Mortgage, Acceleration clause. Notice, Foreclosure of mortgage. Real Property, Mortgage.
A mortgage lender who established that it sent notice conformably with G. L. c. 244, s. 17B, was not required to prove that a borrower actually received the notice before holding the borrower liable, after mortgage foreclosure, for a deficiency on the mortgage note. [559-562]
CIVIL ACTION commenced in the Superior Court Department on March 20, 1996.
The case was heard by Margot Botsford, J., on motions for summary judgment, and entry of final judgment was ordered by Diane M. Kottmyer, J.
Robert H. D'Auria for the defendants.
Susan E. Stenger for the plaintiff.
KASS, J. In May, 1995, Allen and Karen Bondeson began to miss monthly payments due on a mortgage note of $159,000 that they had given to the Carmel Credit Union (credit union) on September 15, 1987. Their default on the mortgage note triggered a default on a mortgage of real property at 133-139 Ennell Street in Lowell.
We may jump over the work-out efforts that followed the initial defaults. On February 16, 1996, the credit union began foreclosure proceedings. The only question on appeal is whether a mortgage lender must prove that the borrower actually received the notice that G. L. c. 244, § 17B, requires a lender to give if it proposes to hold the borrower liable, after mortgage
foreclosure, for a deficiency on the mortgage note. We decide, as did the Superior Court judge who heard the matter on a motion for partial summary judgment, [Note 2] that if a lender establishes that it sent notice conformably with G. L. c. 244, § 17B, that lender is not required to prove that the borrower received the notice.
Section 17B provides that the holder of a mortgage note may not bring an action for a deficiency after a mortgage foreclosure sale unless it has, not less than twenty-one days before the foreclosure sale, sent written notice to the person to be charged with the deficiency. The notice, which must contain a warning of liability for the deficiency, is to be sent by registered mail, with return receipt requested, to persons whom the mortgagee proposes to charge with a deficiency. Within thirty days after the foreclosure sale, the mortgagee is required to make an affidavit that the requisite notice was mailed. There are appended to the statute forms of the required notice letter and affidavit, which the mortgagee is to follow "substantially." See G. L. c. 244, § 17B. [Note 3]
Facts. We set out some additional material facts that the parties do not dispute. On August 16, 1996, the credit union mailed
by certified mail, return receipt requested, a notice to the Bondesons that conformed with G. L. c. 244, § 17B; i.e., it followed the statutory format and was mailed to the last address of the Bondesons known to the credit union. [Note 4] As to both Allen and Karen Bondeson, the credit union received a return receipt acknowledging delivery of the notice letter on August 20, 1996. The signature on each receipt was that of Susan Taddeo, a next-door neighbor of the Bondesons. She signed the receipt in the space labeled "Signature -- (Agent)." The affidavit that the statute required was timely made by the credit union. For purposes of summary judgment only, the credit union has agreed that the notice letters were not placed in the hands of the Bondesons by Taddeo; i.e., the Bondesons did not receive the statutory notice sent to them. At the foreclosure sale, the Credit Union bought the property and then sold it for $81,400. That amount was subtracted from the balance of unpaid interest and principal due on the note, leaving a deficiency of $90,517.60. Again for purposes of summary judgment analysis, we are to assume that the Bondesons, who attended the foreclosure sale, would have bid more aggressively or otherwise stimulated interest in the property had they been aware that they faced a deficiency judgment.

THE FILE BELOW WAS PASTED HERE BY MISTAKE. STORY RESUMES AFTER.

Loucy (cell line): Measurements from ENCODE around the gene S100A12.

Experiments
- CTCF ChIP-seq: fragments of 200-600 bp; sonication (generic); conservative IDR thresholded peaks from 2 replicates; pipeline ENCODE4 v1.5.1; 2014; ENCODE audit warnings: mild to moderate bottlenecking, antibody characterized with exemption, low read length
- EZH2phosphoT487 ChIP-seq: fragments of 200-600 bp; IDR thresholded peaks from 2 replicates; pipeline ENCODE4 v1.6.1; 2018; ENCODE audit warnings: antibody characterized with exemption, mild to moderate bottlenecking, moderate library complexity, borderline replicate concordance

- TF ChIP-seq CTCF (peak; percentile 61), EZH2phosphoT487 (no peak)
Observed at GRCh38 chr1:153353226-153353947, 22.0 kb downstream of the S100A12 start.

Discussion. The core of the Bondesons' argument is that it is not enough for a mortgagee to prove it has sent notice to a debtor in strict conformity within G. L. c. 244, § 17B. If, their argument continues, the statute is to achieve its purpose of protecting parties who may become liable for a mortgage note deficiency, Framingham Sav. Bank v. Turk, 40 Mass. App. Ct. 384 , 386 (1996), it must mean that the mortgagor-debtor actually receives the statutory notice, otherwise the statutory remedy is illusory.
The first difficulty with that argument is that the statute prescribes in great detail how notice shall be given; it does not provide that the mortgagee must prove that the notice was
received. As we observed in Framingham Sav. Bank v. Turk, supra at 387, the statutory language of § 17B "is more than ordinarily prescriptive." Familiar canons of statutory interpretation boom powerfully against the Bondeson position. Courts interpret a statute in accordance with its plain words. Massachusetts Community College Council MTA/NEA v. Labor Relations Commn., 402 Mass. 352 , 354 (1988). They may not add words to a statute that the Legislature did not put there. General Elec. Co. v. Department of Envtl. Protection, 429 Mass. 798 , 803 (1999). Such prohibitions aside, we are not at all tempted to add to the statute as the Bondesons propose. As written, the statute is a practical measure which, in the great run of cases, will result in the necessary information about potential liability for a deficiency reaching mortgage debtors. Requiring that the mortgage debtor actually receive the notice would pile unreasonable difficulty on the party charged with giving notice. After receiving the certified mail return receipt, is the mortgagee to follow up with a telephone call to the mortgage debtor to make sure she has received the letter? Must the mortgagee then verify that the person who answered the telephone is who she said she was? Notice by certified or registered mail is a common method of providing notice in business, governmental, and legal contexts and is considered "reasonably calculated" to provide actual notice. Andover v. State Financial Servs., Inc., 432 Mass. 571 , 574-575 (2000).